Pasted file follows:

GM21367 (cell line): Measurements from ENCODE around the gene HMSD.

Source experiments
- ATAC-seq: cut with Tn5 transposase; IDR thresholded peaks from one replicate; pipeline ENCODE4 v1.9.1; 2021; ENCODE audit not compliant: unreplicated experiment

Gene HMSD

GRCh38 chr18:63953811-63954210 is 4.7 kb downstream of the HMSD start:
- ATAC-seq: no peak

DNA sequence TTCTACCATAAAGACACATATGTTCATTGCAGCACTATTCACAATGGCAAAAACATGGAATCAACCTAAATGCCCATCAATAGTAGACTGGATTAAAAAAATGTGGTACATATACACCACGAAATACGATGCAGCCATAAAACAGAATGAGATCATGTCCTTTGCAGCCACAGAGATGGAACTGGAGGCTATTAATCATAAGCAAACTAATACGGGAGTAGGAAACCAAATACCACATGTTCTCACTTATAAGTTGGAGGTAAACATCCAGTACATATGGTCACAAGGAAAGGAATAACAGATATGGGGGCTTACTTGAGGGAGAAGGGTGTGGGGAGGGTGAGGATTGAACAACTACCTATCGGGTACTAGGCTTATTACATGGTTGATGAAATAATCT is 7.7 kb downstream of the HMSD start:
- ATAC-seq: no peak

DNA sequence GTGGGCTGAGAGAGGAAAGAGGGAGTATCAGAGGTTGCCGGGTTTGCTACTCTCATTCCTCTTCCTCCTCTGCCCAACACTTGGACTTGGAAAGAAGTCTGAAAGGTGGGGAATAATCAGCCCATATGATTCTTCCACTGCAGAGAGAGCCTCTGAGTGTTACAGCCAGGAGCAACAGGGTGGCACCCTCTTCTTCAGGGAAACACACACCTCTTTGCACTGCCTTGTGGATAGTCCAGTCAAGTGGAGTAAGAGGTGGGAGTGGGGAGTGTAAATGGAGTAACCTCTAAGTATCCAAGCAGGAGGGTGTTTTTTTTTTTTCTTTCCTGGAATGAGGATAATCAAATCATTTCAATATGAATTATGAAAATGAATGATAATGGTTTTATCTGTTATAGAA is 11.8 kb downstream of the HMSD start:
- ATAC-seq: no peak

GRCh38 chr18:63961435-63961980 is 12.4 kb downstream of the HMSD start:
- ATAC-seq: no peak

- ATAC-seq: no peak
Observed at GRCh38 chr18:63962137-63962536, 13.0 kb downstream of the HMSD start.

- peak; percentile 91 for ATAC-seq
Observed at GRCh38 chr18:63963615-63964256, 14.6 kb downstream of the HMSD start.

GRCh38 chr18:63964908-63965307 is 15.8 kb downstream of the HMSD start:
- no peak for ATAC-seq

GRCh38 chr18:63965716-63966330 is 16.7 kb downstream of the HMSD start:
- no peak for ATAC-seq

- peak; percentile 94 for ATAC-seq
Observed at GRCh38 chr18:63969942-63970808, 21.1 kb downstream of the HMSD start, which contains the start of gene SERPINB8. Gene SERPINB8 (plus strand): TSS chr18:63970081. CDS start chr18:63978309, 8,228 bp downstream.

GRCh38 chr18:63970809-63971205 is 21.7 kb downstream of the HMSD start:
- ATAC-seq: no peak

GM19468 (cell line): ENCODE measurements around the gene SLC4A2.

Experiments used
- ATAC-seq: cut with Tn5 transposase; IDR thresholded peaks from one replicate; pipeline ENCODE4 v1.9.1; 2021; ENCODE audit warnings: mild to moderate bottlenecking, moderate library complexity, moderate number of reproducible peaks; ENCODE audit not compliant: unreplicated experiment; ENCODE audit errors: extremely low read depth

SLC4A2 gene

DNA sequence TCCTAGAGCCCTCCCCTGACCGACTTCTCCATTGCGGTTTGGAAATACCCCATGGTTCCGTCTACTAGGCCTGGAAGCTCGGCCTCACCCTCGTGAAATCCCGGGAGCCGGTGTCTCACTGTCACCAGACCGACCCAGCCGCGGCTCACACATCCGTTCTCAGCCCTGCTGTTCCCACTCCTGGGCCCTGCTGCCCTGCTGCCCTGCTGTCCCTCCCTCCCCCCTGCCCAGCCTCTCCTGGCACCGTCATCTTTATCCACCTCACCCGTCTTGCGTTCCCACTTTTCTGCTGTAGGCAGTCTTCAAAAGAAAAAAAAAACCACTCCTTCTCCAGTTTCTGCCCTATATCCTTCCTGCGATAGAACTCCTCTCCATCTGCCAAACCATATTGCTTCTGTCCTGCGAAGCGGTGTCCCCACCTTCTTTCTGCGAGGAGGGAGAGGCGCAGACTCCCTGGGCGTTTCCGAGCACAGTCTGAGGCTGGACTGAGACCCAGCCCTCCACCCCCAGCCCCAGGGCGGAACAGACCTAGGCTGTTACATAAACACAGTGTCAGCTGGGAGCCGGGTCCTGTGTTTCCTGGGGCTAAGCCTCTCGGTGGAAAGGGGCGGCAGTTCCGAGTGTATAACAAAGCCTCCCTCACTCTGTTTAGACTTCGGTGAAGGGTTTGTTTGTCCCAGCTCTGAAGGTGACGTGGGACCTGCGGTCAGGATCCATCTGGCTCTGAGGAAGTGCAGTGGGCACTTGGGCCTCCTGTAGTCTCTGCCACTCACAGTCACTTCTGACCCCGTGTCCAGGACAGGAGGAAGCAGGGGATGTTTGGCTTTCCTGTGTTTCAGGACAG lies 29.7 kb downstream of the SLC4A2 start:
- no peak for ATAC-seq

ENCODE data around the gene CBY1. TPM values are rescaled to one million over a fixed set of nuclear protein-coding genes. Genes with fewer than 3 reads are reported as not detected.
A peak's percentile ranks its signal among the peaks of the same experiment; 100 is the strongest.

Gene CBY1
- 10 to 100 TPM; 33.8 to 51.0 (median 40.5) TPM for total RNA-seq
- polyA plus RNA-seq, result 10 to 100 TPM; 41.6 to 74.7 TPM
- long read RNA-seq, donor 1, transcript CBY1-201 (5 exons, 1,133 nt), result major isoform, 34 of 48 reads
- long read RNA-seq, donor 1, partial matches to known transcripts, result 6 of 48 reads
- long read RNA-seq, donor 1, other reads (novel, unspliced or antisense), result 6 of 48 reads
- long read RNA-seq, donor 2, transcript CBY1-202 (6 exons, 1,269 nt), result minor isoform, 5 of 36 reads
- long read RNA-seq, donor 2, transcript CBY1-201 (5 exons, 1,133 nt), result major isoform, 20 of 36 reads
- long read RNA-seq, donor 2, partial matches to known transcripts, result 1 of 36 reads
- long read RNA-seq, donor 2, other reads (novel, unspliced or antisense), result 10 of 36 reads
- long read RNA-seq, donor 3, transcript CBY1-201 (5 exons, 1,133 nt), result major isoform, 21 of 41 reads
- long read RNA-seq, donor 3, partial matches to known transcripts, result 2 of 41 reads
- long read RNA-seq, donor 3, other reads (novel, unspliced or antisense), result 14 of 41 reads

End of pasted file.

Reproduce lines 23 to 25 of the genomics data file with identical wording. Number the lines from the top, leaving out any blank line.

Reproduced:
GRCh38 chr18:63970809-63971205 is 21.7 kb downstream of the HMSD start:
- ATAC-seq: no peak

GM19468 (cell line): ENCODE measurements around the gene SLC4A2.